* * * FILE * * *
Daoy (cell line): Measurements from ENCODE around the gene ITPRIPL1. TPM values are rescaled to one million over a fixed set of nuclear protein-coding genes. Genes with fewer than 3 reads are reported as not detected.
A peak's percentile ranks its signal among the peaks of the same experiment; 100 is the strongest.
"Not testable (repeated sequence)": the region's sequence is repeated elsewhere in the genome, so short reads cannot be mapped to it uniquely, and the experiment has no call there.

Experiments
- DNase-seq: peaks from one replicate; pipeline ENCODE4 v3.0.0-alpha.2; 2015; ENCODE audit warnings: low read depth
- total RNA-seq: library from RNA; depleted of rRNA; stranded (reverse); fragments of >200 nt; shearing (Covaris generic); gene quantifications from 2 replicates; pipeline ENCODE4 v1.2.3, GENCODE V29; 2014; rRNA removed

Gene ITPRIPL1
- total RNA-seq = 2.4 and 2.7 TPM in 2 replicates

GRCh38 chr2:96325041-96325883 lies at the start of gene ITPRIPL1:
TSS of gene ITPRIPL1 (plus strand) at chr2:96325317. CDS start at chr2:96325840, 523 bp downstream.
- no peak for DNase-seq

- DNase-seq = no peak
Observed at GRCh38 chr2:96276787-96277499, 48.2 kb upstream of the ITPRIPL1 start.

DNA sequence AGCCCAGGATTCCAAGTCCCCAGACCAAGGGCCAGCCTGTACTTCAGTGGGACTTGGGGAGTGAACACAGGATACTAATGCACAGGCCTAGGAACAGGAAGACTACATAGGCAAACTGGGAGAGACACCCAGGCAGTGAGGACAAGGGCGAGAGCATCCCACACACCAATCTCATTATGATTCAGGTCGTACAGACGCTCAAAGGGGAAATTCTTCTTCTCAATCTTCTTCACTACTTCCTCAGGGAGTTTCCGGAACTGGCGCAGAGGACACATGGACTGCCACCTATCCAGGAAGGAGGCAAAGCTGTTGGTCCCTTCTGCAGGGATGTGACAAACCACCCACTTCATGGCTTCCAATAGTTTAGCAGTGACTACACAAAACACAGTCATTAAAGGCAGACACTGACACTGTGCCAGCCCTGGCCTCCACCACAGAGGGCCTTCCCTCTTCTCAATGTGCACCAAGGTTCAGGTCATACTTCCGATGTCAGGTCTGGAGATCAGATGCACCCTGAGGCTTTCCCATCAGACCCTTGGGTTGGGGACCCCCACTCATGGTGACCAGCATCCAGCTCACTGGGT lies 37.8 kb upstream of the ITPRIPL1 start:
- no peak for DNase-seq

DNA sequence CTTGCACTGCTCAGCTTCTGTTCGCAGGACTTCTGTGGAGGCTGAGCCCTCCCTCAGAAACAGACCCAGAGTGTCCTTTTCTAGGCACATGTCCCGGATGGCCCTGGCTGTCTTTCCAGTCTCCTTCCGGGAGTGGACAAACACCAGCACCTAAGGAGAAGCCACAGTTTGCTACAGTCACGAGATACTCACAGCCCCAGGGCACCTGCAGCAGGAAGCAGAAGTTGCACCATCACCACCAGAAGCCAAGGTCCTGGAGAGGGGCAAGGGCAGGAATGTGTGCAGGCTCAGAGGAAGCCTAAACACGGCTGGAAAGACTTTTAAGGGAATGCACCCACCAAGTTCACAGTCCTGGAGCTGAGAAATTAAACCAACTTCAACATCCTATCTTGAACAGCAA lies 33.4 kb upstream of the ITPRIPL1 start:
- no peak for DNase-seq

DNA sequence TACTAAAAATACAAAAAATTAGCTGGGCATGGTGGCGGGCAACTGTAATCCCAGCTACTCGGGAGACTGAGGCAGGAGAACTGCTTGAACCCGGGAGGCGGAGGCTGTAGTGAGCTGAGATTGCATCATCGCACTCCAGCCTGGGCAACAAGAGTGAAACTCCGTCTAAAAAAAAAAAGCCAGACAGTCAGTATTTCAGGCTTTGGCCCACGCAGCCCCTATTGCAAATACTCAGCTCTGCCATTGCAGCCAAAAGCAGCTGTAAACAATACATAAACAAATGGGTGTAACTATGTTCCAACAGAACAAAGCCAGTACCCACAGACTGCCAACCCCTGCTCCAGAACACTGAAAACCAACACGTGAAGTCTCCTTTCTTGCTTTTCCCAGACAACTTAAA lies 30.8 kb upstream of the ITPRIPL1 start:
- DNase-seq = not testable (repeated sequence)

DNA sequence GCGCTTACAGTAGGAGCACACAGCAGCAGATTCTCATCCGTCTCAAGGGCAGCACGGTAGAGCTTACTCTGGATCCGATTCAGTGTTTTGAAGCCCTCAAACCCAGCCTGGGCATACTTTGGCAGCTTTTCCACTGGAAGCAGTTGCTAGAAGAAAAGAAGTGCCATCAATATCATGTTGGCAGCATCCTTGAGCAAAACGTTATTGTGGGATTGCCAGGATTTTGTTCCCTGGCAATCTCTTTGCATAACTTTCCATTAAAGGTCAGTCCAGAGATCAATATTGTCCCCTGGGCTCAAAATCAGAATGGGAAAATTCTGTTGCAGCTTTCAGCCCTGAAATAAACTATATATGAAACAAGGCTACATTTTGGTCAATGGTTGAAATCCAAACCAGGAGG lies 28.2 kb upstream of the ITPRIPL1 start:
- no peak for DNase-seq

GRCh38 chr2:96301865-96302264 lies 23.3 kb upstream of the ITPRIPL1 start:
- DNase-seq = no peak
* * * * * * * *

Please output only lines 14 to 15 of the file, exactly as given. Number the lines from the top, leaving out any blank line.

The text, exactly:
DNA sequence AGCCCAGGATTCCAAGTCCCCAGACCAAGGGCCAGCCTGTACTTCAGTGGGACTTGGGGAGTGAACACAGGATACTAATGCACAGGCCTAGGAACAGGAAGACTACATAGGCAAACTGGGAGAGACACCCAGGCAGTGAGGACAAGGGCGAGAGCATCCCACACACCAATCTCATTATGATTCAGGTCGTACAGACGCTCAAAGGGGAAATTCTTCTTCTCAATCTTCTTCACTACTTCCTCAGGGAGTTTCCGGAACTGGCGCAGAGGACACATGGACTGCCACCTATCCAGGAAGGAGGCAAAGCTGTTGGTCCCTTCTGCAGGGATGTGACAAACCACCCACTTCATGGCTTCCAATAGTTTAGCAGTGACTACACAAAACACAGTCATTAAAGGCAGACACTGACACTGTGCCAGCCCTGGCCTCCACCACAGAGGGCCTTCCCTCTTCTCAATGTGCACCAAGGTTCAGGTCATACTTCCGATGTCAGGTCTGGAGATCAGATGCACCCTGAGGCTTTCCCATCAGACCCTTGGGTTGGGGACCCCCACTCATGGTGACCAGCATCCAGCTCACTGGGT lies 37.8 kb upstream of the ITPRIPL1 start:
- no peak for DNase-seq